The People’s Republic of China churns out more steel, aluminum and copper than any other nation on Earth, so if it’s scrap consumption percentage rises in 2021, the ripple effects are likely to be noticed.
A late February online presentation by Ian Roper and Joyce Li of Shanghai Metals Market (SMM) touched on scrap use in several of China’s base metals markets, along with other trends affecting the nation’s output and use of steel, stainless steel, aluminum and copper.
For the past two years, China’s government was known for the barriers it was putting in place to imported scrap, with the clock ticking on a proposed outright ban for seemingly all types of metal and nonmetallic scrap on Jan. 1 of this year.
The government ultimately decided against the self-imposed blockade. Instead, the nation set up a system that resulted in the return of considerable amounts of copper and aluminum scrap in the final two months of 2020, and the delivery of the first few shipments of ferrous scrap under a new “resource” classification.
Li remarked that China is far from self-sufficient in copper, with its “self-sufficiency rate” having dropped from 40 percent in 2010 to 22 percent in 2019. The restrictions on imported scrap in 2019 and 2020 thus led to increased copper cathode and aluminum ingot imports into China by mid-2020.
Although scrap import volumes rebounded in November and December, Roper noted red metal scrap imports into China dropped by about 300,000 metric tons in 2020. He said SMM expects a rebound in scrap imports in 2021, though it could be at the types of high prices that caused metals theft to become a hot button issue in North America and Europe, as in 2012.
In the ferrous market, Chinese steel producers seem to be gravitating toward electric arc furnaces (EAFs) and other technology designed to lower emissions and to consume more scrap. Even if Chinese producers import about 1 million metric tons of scrap in 2021, Roper said that is an amount that will make an impact in a region where mills in nations like Vietnam are bidding for the same scrap. With any additional tons purchased. The main effect, he said, could be “to lift global and regional steel scrap prices.”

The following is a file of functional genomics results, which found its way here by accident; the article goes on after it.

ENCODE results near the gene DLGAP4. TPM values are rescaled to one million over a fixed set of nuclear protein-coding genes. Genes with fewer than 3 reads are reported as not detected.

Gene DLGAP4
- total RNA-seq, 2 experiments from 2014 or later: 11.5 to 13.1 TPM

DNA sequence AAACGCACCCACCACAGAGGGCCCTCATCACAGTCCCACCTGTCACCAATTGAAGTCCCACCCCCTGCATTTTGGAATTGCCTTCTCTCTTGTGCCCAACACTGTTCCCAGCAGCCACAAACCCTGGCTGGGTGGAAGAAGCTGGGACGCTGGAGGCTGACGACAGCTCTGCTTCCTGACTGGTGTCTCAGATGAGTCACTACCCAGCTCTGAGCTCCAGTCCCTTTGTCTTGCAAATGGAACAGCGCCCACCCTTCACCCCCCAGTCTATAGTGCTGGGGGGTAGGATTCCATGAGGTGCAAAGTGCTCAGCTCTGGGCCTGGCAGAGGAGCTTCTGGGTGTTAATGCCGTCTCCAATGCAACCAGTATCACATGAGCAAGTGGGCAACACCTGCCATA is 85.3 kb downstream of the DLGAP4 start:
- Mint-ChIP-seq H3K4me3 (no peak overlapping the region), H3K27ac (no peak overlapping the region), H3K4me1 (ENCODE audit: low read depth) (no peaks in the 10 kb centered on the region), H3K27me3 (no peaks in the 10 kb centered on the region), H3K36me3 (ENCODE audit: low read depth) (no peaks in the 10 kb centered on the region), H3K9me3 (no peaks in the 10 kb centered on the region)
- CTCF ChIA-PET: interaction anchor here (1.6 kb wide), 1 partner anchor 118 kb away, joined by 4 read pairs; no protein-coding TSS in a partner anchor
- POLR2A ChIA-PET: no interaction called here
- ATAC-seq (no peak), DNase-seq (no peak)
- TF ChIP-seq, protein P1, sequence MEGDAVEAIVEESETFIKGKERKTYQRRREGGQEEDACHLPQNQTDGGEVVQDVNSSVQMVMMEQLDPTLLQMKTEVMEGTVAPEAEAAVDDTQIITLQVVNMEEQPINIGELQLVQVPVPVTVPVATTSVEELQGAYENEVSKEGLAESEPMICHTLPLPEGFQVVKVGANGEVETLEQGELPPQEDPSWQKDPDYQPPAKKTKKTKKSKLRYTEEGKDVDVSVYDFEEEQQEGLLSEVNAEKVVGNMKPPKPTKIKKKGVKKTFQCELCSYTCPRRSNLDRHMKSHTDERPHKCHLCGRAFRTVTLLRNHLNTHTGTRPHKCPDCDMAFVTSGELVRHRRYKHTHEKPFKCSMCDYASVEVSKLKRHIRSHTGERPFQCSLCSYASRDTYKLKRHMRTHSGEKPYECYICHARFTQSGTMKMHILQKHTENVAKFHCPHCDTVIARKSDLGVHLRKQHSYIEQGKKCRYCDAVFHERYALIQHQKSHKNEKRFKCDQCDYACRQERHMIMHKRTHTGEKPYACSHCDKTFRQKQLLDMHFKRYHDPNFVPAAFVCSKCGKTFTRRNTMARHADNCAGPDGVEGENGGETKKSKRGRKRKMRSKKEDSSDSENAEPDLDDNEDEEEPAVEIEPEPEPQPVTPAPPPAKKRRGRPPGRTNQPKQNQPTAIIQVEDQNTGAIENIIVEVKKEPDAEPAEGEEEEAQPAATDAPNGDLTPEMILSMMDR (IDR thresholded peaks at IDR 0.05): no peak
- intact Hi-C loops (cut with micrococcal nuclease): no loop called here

Roper also said stainless steel, not electric vehicle (EV) batteries, was the biggest driver of nickel consumption in China in 2020. He said stainless produces in 2021 likely will be supplied by growing volumes of Indonesian nickel-pig iron and thus will have a limited appetite for scrap.
On the EV front, Roper said lithium-iron-phosphate (LFP) batteries are beginning to gain market share in passenger vehicles in China compared with ternary nickel, manganese and cobalt (NMC) battery packs. It is one reason, he said, SMM thinks nickel-pricing EV europhia “could be overdone at the moment.”
A question underlying all 2021 scrap purchase levels in China is the fate of that nation’s overall metals consumption strength in 2021. While China’s government spent money in 2020 to roar back from COVID-19, by August it was meeting with property developers to deliver a message about “three red lines” (debt-to-cash, debt-to-assets and debt-to-equity ratios deemed too high to cross).
Roper, who is based in Singapore for SMM, cited the “three red lines” policy on property loans as a potential barrier to steel consumption. Li, while considering copper’s consumption outlook in 2021, said China may have ended its “golden decade” of rampant apartment construction.
In both sectors, infrastructure spending could provide an alternative pathway to more metals consumption. However, Roper said he does not see “big infrastructure spending” as likely in China in 2021, though one “pocket of [metals] consumption” will involve urban subway and metro system buildouts.